The company interested in developing the Olivia building in Joplin was denied state tax credits today, and the historic structure may not survive much longer, the CEO of the development group warned.
In a statement today, J. David Dodson, CEO OF St. Louis-based Bywater Development Group, said: " ... this morning we received the heartbreaking news that the Olivia Building was not approved by MHDC for an allocation of housing tax credits. We know that MHDC has to balance many factors in their determinations, and an award of housing tax credits is always very competitive, with MHDC receiving four or five applications for every one that is able to be funded. It is not uncommon to be denied in one year and be approved on resubmission the following year. But the Olivia Building may not be able to survive another year waiting for MHDC’s next application round. We fear that what the fire could not destroy, this decision may now have unintentionally done."
The Olivia, at the corner of Fourth Street and Moffet Avenue, was damaged by a fire on Dec. 7.
Bywater submitted applications to the Missouri Housing Development Commission (MHDC) for Affordable Housing Tax Credits, and to Missouri Department of Economic Development (DED) for historic tax credits.
Dodson said, "All along we have known that it would take this combination of financial tools to achieve feasibility for the development."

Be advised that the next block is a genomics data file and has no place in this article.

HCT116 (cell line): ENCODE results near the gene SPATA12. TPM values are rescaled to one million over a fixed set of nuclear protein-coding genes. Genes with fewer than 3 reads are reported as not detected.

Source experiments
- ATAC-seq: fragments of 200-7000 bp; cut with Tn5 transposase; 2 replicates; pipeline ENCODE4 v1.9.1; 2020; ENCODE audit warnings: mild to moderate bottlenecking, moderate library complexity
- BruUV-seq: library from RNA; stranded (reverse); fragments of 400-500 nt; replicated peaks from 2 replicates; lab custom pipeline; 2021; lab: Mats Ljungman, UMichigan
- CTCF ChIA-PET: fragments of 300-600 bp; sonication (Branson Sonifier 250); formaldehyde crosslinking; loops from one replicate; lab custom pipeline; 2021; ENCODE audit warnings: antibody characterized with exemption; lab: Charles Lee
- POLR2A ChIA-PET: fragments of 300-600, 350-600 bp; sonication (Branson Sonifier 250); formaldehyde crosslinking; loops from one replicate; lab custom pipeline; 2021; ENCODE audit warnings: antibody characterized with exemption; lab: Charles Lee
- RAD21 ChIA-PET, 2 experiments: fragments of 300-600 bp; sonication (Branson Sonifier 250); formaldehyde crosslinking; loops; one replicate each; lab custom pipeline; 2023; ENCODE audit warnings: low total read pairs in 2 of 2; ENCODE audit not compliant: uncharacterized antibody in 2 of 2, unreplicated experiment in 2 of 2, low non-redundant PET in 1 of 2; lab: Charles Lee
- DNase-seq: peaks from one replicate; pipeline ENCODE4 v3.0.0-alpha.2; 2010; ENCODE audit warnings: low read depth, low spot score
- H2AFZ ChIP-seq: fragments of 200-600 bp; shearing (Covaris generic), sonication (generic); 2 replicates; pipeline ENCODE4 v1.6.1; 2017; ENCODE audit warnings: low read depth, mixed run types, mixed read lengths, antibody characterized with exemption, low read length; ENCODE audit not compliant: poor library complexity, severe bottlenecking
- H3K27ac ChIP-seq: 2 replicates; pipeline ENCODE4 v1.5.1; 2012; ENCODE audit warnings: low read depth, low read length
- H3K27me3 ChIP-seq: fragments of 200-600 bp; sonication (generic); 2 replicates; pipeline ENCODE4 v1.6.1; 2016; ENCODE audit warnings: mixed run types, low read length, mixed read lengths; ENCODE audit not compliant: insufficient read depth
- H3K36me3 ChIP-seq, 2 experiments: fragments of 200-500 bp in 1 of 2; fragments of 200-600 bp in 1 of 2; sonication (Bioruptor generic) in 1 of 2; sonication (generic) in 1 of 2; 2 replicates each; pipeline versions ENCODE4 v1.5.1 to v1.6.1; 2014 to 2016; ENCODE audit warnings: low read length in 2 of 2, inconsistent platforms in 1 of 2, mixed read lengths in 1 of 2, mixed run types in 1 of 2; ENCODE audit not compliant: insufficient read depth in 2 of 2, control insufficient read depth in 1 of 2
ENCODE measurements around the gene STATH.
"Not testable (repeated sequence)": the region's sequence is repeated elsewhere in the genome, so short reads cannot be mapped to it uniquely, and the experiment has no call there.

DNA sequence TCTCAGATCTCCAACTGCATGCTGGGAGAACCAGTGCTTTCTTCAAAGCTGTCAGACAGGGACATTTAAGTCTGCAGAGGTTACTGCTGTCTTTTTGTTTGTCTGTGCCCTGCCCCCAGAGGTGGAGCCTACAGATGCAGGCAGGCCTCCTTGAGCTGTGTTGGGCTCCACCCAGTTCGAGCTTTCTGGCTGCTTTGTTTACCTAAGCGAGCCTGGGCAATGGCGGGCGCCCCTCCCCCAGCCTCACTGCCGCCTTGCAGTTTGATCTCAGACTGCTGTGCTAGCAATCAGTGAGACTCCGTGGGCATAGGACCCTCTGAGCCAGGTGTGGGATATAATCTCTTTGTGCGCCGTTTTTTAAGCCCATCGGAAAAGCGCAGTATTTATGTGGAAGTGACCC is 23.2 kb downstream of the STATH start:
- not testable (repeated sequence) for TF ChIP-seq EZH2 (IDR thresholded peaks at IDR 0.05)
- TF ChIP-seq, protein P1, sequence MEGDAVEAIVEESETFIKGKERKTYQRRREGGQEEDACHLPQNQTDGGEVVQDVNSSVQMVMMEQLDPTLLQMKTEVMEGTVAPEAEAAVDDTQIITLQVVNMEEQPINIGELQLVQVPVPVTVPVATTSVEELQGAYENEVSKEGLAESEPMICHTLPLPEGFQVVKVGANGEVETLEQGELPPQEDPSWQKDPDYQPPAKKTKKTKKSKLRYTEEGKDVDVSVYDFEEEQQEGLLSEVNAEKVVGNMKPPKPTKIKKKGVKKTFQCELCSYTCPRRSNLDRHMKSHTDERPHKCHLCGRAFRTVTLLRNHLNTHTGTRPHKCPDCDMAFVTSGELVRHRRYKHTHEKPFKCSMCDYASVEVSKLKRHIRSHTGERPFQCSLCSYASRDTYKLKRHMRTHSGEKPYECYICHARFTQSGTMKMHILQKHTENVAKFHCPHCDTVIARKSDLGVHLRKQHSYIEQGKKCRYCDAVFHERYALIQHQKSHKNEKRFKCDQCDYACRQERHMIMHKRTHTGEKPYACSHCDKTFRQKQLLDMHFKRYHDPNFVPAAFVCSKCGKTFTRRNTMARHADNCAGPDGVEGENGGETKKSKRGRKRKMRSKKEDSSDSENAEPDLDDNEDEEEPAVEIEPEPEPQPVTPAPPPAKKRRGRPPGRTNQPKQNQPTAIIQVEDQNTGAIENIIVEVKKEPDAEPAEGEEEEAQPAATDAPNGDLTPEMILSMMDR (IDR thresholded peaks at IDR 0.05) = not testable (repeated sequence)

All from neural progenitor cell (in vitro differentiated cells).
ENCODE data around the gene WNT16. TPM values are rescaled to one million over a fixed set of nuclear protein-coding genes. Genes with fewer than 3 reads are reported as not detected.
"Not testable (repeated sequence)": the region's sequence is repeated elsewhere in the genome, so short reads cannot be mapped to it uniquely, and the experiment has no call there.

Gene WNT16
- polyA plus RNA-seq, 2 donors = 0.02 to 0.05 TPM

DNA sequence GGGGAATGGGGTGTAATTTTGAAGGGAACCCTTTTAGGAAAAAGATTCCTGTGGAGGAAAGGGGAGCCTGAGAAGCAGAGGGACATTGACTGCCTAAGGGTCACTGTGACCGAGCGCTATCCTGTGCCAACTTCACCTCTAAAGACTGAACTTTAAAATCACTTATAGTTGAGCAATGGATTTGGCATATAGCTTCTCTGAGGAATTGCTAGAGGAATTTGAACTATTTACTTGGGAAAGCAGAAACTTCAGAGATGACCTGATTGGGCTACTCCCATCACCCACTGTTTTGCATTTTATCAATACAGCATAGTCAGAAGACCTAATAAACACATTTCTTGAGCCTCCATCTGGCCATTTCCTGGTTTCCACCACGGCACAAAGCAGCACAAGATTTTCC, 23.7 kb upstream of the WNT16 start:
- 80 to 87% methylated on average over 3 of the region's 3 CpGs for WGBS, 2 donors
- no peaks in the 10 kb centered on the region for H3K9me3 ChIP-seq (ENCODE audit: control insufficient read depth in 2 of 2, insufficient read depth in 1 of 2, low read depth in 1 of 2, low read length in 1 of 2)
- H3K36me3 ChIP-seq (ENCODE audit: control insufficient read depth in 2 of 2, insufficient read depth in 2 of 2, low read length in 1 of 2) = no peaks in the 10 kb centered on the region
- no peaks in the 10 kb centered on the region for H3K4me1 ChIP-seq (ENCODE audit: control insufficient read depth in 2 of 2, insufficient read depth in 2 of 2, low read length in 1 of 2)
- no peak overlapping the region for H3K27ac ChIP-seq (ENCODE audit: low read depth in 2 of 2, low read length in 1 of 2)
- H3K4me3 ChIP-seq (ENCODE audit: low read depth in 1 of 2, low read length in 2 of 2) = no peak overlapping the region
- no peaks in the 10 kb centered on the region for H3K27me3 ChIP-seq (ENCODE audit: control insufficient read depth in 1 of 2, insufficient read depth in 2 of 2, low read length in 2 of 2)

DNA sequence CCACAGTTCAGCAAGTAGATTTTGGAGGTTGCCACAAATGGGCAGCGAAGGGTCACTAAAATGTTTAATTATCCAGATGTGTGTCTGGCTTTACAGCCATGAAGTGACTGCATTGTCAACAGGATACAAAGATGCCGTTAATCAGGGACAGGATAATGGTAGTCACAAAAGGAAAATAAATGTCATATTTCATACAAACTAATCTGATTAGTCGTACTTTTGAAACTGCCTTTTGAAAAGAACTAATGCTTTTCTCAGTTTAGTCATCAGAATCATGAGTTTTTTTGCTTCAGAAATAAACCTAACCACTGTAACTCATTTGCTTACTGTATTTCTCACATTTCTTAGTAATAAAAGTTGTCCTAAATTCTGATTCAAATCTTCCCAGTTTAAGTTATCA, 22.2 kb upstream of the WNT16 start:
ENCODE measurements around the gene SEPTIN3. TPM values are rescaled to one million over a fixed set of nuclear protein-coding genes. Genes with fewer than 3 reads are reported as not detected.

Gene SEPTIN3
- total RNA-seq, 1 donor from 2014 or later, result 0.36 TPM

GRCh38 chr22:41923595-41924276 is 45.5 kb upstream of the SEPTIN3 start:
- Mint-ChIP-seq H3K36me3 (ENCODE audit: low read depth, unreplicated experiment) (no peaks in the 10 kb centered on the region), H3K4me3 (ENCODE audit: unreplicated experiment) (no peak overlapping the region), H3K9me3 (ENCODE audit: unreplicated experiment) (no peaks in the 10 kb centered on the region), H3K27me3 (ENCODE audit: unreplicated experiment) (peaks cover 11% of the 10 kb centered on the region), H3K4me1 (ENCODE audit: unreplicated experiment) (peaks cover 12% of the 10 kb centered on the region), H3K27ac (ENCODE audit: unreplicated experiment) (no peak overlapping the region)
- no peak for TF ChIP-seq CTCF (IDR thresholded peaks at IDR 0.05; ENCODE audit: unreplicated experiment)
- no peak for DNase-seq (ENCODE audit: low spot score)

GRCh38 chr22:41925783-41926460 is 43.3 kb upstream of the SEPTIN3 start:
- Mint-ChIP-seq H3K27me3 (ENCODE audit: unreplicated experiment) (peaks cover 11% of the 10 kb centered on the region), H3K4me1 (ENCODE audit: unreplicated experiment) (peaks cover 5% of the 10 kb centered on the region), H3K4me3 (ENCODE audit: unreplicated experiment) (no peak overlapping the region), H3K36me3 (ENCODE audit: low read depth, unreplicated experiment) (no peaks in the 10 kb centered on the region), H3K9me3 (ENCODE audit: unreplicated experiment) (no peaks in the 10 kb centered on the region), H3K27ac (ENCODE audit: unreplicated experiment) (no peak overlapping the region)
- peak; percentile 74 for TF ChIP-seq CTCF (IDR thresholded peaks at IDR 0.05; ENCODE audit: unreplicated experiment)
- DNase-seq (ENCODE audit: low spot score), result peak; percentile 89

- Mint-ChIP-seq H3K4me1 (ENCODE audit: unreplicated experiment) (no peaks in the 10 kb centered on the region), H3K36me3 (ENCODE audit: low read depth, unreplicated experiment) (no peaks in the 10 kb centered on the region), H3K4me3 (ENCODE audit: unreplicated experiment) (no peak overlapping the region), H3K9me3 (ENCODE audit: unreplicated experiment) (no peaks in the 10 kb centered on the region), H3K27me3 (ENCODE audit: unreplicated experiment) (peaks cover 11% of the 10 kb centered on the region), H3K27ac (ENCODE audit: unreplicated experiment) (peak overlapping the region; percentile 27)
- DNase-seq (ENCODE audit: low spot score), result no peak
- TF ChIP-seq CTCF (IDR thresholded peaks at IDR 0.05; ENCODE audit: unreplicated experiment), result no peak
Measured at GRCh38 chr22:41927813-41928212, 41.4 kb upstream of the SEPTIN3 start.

He also said that during the months they have worked on the project, they "have been so impressed with the commitment and support of the city of Joplin, and the many community leaders and stakeholders that have stepped forward to make sure that MHDC and DED elevate the importance of the Olivia Building to the highest possible degree."
"Our team has also fallen in love with the Olivia Building, just as have so many before us, and we have come to assume a great sense of responsibility to the Joplin community to do everything possible to save this architectural jewel. So, our hearts sank, along with yours, when we saw the images of the Dec. 7 fire in the building. We initially assumed this fire signaled the end of the effort to save the building. However, after conducting inspections, seeking input from our contractors, and receiving the assessment of the structural engineer engaged by Downtown Joplin Alliance, we made the decision to continue to move forward, and have redoubled our efforts. Along with our efforts, many elected officials, city representatives, and community and economic development organizations sprang into immediate and sustained action to make sure that MHDC and DED were made aware that our rehabilitation plan remained viable after the fire and was strongly supported by the community. We can honestly say that the outpouring of support following the fire may be the single most impressive community response that we’ve witnessed in our years of work. The entire Joplin community should be proud of those efforts."